This article aims to provide a comprehensive understanding of the immunology of human leukocyte antigens (HLA) for medical students preparing for the United States Medical Licensing Examination (USMLE). HLA molecules play a crucial role in immune recognition and response, making them essential for understanding transplantation, autoimmune diseases, and immune-related disorders.
HLA, also known as major histocompatibility complex (MHC) molecules, are cell surface proteins that regulate immune responses by presenting antigens to T lymphocytes. These antigens can be self or non-self, leading to activation or suppression of immune responses.
HLA molecules are categorized into two classes: Class I and Class II.
Class I HLA molecules: Expressed on almost all nucleated cells, Class I HLA molecules consist of three loci: HLA-A, HLA-B, and HLA-C. They present antigens derived from intracellular pathogens to cytotoxic CD8+ T cells.
Class II HLA molecules: Expressed primarily on antigen-presenting cells (APCs) such as macrophages, dendritic cells, and B cells, Class II HLA molecules consist of three loci: HLA-DP, HLA-DQ, and HLA-DR. They present antigens derived from extracellular pathogens to helper CD4+ T cells.
HLA molecules exhibit a high degree of polymorphism, meaning there are numerous alleles for each HLA gene. This diversity enables individuals to recognize a wide range of antigens, enhancing immune responses against various pathogens.
HLA typing is performed to determine an individual's specific HLA alleles. This process is crucial for organ and tissue transplantation, as well as identifying disease susceptibility and compatibility for blood transfusions.
Transplantation requires histocompatibility between the donor and recipient to minimize the risk of rejection. HLA matching is a critical factor in determining compatibility, especially for solid organ and bone marrow transplantation.
Hyperacute rejection: Occurs immediately after transplantation due to pre-existing recipient antibodies against donor HLA antigens.
Acute rejection: Results from a cellular immune response against mismatched HLA antigens, primarily mediated by CD8+ T cells.
Chronic rejection: Develops over time due to a continuous immune response against minor HLA mismatches and non-HLA antigens.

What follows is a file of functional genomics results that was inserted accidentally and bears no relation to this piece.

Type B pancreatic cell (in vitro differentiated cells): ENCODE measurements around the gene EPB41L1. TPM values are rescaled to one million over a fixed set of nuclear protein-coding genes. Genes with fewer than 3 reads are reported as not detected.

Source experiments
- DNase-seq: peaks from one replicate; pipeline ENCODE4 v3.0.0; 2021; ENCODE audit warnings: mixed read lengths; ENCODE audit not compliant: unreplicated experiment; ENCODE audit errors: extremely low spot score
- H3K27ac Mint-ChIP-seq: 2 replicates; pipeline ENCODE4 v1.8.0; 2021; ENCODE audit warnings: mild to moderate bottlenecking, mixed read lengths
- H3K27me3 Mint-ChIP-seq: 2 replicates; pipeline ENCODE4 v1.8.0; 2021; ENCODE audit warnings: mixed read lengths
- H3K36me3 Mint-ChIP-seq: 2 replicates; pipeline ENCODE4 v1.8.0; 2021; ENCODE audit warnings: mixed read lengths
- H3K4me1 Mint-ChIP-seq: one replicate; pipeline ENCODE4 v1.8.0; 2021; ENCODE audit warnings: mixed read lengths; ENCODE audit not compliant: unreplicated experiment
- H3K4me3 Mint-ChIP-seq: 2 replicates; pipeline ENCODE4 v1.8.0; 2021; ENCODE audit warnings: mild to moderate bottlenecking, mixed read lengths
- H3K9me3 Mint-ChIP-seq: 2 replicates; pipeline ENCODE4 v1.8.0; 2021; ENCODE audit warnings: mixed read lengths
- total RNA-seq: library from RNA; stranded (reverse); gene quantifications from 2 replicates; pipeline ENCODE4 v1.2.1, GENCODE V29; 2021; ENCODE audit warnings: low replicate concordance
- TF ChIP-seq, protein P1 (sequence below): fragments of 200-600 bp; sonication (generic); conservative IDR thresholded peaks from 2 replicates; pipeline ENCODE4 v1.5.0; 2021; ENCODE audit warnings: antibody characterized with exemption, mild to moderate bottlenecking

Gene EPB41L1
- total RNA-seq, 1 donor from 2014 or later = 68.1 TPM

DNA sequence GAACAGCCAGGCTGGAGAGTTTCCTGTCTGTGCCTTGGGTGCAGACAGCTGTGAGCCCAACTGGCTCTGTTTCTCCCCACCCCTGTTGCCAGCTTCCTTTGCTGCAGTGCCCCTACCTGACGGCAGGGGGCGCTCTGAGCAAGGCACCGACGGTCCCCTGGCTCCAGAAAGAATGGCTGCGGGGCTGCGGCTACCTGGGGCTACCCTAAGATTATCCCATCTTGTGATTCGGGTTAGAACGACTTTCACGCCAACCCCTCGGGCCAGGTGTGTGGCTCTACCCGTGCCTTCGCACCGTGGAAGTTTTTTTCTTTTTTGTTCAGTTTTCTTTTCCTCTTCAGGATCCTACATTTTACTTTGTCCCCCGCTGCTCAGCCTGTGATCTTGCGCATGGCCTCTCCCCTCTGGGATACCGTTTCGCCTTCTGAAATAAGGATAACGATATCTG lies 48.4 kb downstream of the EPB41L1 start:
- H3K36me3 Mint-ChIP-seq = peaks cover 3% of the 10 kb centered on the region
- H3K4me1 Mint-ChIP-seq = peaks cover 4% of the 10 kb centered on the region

GVHD occurs when transplanted immunocompetent T cells from the donor recognize the recipient's tissues as foreign. HLA mismatching between the donor and recipient increases the risk of GVHD.
Certain HLA alleles are associated with an increased risk of developing autoimmune diseases. For example:
HLA-B27: Associated with ankylosing spondylitis, reactive arthritis, and other seronegative spondyloarthropathies.
HLA-DR3 and HLA-DR4: Associated with increased susceptibility to type 1 diabetes, rheumatoid arthritis, and systemic lupus erythematosus.
Some HLA alleles can present self-antigens derived from infections, leading to molecular mimicry. This phenomenon may trigger autoimmune responses, potentially causing tissue damage.
Certain drugs can bind to HLA molecules and form stable complexes, resulting in an immune response against the drug-HLA complex. This immune reaction can lead to severe hypersensitivity reactions, such as Stevens-Johnson syndrome and toxic epidermal necrolysis.
HLA molecules play a role in drug-induced hypersensitivity reactions, including type I (immediate) and type IV (delayed) hypersensitivity reactions. HLA-B*57:01 is strongly associated with hypersensitivity to the antiretroviral drug abacavir.
Understanding the immunology of HLA molecules is crucial for comprehending transplantation, autoimmune diseases, and immune-related disorders. This comprehensive guide provides medical students with the necessary knowledge to tackle related questions on the USMLE.